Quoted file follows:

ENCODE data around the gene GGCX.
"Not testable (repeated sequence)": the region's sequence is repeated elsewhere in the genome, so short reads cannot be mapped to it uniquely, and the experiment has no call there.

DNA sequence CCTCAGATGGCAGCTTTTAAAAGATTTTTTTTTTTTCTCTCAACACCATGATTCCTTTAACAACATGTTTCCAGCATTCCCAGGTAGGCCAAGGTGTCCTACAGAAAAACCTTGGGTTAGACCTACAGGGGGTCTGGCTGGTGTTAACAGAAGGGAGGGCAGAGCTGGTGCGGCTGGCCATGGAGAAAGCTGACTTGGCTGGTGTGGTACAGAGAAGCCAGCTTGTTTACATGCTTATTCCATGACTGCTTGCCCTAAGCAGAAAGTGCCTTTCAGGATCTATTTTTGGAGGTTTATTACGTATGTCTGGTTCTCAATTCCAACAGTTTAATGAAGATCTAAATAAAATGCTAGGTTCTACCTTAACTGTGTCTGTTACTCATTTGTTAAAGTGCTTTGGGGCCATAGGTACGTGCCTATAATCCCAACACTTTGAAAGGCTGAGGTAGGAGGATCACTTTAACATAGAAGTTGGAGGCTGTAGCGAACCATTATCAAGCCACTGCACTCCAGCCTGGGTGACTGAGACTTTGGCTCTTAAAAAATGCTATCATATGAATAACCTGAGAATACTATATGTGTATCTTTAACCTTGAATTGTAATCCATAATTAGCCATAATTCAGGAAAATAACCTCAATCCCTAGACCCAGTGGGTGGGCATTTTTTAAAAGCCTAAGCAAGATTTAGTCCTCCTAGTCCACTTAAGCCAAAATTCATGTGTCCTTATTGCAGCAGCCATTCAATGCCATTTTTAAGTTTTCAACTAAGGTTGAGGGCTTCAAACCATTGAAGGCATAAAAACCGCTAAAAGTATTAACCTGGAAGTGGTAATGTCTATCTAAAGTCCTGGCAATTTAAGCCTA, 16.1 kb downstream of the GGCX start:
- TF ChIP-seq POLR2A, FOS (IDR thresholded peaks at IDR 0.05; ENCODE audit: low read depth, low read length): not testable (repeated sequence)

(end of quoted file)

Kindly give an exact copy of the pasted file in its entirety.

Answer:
ENCODE data around the gene GGCX.
"Not testable (repeated sequence)": the region's sequence is repeated elsewhere in the genome, so short reads cannot be mapped to it uniquely, and the experiment has no call there.

DNA sequence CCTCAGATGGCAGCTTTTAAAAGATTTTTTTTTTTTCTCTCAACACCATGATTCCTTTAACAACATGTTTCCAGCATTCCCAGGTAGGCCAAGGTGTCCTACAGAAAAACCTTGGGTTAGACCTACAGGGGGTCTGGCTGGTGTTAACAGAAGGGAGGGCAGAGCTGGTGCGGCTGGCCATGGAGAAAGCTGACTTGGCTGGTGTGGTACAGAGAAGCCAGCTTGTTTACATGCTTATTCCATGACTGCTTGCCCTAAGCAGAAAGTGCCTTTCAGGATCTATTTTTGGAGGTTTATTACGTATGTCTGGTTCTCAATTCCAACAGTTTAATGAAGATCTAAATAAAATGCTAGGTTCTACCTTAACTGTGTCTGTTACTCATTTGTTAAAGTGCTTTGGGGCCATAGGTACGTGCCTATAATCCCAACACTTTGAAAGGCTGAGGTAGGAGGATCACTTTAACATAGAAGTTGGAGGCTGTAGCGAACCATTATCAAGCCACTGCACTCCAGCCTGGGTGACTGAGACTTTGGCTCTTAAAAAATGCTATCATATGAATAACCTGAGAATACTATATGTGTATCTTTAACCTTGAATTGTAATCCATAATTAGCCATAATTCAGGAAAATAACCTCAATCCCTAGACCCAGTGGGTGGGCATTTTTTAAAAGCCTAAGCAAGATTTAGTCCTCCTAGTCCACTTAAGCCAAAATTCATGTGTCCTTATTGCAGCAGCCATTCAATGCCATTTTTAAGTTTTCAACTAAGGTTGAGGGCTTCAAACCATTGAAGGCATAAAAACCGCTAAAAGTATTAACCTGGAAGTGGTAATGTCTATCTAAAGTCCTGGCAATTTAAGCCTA, 16.1 kb downstream of the GGCX start:
- TF ChIP-seq POLR2A, FOS (IDR thresholded peaks at IDR 0.05; ENCODE audit: low read depth, low read length): not testable (repeated sequence)